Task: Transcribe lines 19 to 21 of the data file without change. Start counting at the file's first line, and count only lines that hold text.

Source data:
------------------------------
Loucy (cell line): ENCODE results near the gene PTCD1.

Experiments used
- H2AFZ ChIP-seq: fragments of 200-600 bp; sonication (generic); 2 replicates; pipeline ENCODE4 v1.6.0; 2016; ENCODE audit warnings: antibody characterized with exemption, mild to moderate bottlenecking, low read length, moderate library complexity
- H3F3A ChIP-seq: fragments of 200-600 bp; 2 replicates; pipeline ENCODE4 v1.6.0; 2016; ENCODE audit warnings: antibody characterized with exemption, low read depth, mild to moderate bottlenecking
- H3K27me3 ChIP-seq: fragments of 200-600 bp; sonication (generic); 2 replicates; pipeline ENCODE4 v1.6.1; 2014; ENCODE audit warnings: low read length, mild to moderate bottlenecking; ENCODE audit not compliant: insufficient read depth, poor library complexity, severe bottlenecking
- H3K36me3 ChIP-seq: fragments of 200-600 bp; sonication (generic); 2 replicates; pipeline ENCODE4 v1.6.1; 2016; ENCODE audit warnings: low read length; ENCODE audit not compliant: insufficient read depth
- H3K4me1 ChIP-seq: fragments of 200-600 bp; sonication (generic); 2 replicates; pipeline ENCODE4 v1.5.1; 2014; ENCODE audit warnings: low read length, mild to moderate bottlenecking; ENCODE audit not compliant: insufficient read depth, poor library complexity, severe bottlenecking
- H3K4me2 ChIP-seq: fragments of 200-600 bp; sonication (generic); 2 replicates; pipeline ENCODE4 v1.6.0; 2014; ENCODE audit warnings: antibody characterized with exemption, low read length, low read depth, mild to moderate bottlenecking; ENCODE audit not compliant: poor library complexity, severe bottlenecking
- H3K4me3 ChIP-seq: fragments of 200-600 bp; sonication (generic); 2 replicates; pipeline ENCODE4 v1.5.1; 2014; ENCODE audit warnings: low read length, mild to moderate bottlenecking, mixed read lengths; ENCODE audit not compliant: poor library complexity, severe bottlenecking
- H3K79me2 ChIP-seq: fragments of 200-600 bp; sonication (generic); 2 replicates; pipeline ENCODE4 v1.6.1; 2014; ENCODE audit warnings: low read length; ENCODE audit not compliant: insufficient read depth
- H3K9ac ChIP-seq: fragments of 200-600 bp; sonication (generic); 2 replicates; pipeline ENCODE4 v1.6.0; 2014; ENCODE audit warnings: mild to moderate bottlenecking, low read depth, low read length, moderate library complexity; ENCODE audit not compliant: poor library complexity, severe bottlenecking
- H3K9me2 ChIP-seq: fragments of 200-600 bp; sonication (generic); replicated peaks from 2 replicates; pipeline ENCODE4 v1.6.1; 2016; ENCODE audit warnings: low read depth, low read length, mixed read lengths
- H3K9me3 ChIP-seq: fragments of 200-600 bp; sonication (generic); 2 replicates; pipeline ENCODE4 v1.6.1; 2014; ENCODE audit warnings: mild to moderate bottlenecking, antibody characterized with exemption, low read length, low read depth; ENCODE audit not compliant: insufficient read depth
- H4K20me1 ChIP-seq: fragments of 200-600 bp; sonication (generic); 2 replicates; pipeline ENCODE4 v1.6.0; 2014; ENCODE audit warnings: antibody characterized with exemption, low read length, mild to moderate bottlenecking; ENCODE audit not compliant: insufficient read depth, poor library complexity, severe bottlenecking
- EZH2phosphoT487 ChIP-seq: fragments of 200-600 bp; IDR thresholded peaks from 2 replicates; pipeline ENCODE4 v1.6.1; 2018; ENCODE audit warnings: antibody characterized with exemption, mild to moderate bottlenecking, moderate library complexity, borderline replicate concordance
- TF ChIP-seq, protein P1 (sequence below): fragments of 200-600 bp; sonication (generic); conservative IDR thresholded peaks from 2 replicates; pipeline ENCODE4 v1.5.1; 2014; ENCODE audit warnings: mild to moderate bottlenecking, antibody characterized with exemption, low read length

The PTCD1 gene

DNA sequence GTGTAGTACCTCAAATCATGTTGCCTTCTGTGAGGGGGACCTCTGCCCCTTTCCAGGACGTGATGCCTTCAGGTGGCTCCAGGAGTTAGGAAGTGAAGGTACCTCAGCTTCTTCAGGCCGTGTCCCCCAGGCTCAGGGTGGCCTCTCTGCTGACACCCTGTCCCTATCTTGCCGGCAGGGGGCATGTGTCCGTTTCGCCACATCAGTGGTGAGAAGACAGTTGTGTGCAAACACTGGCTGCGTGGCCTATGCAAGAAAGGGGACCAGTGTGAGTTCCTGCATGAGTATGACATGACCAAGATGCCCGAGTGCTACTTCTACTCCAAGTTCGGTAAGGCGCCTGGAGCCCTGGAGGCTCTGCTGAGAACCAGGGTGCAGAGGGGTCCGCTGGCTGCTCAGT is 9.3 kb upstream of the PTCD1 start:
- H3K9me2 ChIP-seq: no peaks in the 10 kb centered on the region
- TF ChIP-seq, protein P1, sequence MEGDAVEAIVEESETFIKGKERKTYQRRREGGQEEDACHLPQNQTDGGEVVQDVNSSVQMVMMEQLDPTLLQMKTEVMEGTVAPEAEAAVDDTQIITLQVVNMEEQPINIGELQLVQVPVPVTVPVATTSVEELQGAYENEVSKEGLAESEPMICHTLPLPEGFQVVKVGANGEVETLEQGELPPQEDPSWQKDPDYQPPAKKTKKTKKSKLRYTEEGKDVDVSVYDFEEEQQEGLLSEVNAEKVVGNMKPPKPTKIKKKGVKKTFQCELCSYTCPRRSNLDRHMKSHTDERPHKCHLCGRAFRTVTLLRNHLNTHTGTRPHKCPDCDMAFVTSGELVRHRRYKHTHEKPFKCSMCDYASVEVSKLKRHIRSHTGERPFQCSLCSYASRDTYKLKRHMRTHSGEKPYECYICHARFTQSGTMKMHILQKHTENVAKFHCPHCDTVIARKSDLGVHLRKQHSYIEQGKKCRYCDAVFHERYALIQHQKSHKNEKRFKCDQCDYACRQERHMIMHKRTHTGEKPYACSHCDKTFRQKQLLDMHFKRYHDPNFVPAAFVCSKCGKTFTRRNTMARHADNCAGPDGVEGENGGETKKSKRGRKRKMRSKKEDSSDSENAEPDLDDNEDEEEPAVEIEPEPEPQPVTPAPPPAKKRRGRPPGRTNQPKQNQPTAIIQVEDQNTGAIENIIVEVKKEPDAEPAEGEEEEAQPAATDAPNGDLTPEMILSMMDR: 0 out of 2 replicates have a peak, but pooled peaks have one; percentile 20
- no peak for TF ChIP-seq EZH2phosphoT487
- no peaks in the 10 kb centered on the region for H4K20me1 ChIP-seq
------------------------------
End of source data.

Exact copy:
- H3K9me2 ChIP-seq: no peaks in the 10 kb centered on the region
- TF ChIP-seq, protein P1, sequence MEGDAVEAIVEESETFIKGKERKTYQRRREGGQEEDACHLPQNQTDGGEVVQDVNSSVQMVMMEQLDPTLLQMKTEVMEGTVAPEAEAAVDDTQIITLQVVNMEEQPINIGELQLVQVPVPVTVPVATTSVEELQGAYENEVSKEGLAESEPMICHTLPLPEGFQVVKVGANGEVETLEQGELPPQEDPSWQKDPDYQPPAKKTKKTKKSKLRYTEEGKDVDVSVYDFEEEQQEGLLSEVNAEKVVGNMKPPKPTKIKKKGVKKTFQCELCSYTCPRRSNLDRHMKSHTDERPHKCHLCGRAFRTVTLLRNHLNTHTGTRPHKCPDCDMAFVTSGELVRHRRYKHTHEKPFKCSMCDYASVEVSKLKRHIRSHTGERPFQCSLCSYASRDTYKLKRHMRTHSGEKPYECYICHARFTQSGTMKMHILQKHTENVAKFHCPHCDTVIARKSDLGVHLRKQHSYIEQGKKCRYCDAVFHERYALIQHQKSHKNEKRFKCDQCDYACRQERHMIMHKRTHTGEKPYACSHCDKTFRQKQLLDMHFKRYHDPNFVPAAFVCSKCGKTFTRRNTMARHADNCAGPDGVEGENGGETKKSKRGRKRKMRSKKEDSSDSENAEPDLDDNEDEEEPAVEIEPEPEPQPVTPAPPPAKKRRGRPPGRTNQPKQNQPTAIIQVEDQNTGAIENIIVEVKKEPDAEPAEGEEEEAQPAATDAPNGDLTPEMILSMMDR: 0 out of 2 replicates have a peak, but pooled peaks have one; percentile 20
- no peak for TF ChIP-seq EZH2phosphoT487